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Beyond the baselines : baseball in the Hawaiian islands as a transnational sport, 1840-1945
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|Title:||Beyond the baselines : baseball in the Hawaiian islands as a transnational sport, 1840-1945|
|Authors:||Johnson, Michael Francis|
|Date Issued:||Dec 2014|
|Publisher:||[Honolulu] : [University of Hawaii at Manoa], [December 2014]|
|Abstract:||This study traces the historical development of baseball in the Hawaiian Islands as a transnational sport that, between 1840 and 1945, reflected several world historical processes. These processes include cultural exchange and diffusion, identity formation, imperialism, and migrations. As the position of the Hawaiian Islands shifted within a global context during this time period, so too did the development of baseball change course.|
While recognizing the important role of the United States in the growth of baseball abroad, the world-historical approach of this dissertation focuses on a range of other influences and discusses how the development of baseball is linked to the ways transnational forces were negotiated within local conditions in the Hawaiian Islands. To that end, this study utilizes extensive newspaper research, including Hawaiian-language sources, to frame the sport's growth within a context of larger influences operating on and within the islands. In doing so, it highlights the involvement of non-American actors and groups who are often elided or obscured by narratives that emphasize the role of the United States in baseball's development.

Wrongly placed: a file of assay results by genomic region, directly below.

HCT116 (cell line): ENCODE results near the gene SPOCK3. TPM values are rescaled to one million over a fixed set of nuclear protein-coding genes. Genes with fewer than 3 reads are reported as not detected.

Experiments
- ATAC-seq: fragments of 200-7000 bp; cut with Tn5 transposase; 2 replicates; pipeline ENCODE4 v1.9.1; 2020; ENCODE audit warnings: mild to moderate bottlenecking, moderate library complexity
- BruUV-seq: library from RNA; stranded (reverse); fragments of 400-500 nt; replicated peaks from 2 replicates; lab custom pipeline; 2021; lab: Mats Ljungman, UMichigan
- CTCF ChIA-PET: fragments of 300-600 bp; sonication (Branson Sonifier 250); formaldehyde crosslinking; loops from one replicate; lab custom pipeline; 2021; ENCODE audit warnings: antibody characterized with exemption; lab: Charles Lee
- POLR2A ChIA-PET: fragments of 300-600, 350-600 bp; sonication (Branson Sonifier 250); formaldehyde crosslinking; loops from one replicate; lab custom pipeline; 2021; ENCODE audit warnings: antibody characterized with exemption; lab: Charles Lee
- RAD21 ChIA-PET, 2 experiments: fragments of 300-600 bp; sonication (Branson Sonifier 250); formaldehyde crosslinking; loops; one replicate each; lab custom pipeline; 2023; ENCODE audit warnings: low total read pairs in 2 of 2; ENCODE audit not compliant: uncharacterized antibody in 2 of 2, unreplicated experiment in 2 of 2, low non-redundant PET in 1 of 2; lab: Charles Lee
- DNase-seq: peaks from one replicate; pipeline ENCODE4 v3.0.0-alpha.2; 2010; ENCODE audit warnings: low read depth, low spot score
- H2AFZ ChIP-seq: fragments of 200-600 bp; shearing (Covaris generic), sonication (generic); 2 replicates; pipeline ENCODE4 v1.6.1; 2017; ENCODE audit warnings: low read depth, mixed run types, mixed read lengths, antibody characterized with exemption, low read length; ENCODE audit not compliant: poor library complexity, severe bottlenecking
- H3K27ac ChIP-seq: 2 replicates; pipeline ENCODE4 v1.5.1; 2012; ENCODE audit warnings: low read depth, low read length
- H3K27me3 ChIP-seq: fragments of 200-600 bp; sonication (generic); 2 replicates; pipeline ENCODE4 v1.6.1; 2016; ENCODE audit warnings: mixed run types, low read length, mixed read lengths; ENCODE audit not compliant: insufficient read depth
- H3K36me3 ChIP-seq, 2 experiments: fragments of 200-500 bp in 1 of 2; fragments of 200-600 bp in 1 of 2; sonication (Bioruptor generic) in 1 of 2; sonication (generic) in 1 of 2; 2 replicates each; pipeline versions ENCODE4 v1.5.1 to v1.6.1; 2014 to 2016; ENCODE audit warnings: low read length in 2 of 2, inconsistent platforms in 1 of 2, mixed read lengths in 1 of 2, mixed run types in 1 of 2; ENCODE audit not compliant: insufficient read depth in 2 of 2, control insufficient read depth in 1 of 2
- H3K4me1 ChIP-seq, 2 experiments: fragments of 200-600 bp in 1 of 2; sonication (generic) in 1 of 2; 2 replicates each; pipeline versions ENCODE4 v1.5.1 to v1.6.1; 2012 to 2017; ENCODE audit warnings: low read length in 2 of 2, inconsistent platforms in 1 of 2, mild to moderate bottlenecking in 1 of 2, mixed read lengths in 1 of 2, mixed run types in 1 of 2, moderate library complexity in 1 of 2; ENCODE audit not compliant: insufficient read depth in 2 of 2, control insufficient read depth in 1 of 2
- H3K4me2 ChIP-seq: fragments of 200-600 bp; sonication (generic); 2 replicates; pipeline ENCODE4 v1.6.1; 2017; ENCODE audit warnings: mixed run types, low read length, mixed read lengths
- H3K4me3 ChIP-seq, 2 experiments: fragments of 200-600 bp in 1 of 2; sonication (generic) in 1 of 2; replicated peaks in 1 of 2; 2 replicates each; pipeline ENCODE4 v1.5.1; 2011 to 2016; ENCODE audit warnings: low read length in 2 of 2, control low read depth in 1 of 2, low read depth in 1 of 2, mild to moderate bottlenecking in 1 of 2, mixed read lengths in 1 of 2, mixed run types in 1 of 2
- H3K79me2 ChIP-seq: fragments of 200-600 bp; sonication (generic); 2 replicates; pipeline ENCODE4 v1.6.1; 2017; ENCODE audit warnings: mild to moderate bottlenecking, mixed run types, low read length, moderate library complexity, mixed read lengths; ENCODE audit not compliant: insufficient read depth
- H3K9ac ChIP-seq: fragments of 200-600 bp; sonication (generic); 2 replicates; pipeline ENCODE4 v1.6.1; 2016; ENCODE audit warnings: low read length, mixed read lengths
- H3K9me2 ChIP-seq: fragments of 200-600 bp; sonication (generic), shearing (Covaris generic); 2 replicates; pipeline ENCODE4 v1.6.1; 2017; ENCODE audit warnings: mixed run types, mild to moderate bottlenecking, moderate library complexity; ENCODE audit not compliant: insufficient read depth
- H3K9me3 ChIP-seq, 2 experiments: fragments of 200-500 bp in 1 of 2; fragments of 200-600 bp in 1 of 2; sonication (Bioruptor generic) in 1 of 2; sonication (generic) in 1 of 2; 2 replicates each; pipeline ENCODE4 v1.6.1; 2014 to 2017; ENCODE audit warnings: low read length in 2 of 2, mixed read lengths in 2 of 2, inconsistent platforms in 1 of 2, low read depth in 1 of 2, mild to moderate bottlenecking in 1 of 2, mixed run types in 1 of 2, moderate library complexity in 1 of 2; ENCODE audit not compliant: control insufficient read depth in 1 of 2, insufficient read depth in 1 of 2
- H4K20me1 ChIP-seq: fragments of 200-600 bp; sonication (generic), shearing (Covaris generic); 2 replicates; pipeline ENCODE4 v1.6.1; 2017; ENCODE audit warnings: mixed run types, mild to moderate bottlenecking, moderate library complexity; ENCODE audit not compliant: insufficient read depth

By considering transnational and world-historical processes, this study frames the history of baseball in the Hawaiian Islands in a global context rather than solely an American context and offers comparisons to baseball's growth elsewhere in the world. In doing so, this study shows not only the value of sports to the study of world history, but the value of a world-historical perspective to the study of sports. And finally, by providing an in-depth survey of baseball in the Hawaiian Islands, this study adds nuance to the understandings of social interactions in the islands between 1840 and 1945.
|Description:||Ph.D. University of Hawaii at Manoa 2014.|
Includes bibliographical references.
|Rights:||All UHM dissertations and theses are protected by copyright. They may be viewed from this source for any purpose, but reproduction or distribution in any format is prohibited without written permission from the copyright owner.|
|Appears in Collections:||
Ph.D. - History|
Ph.D. - History
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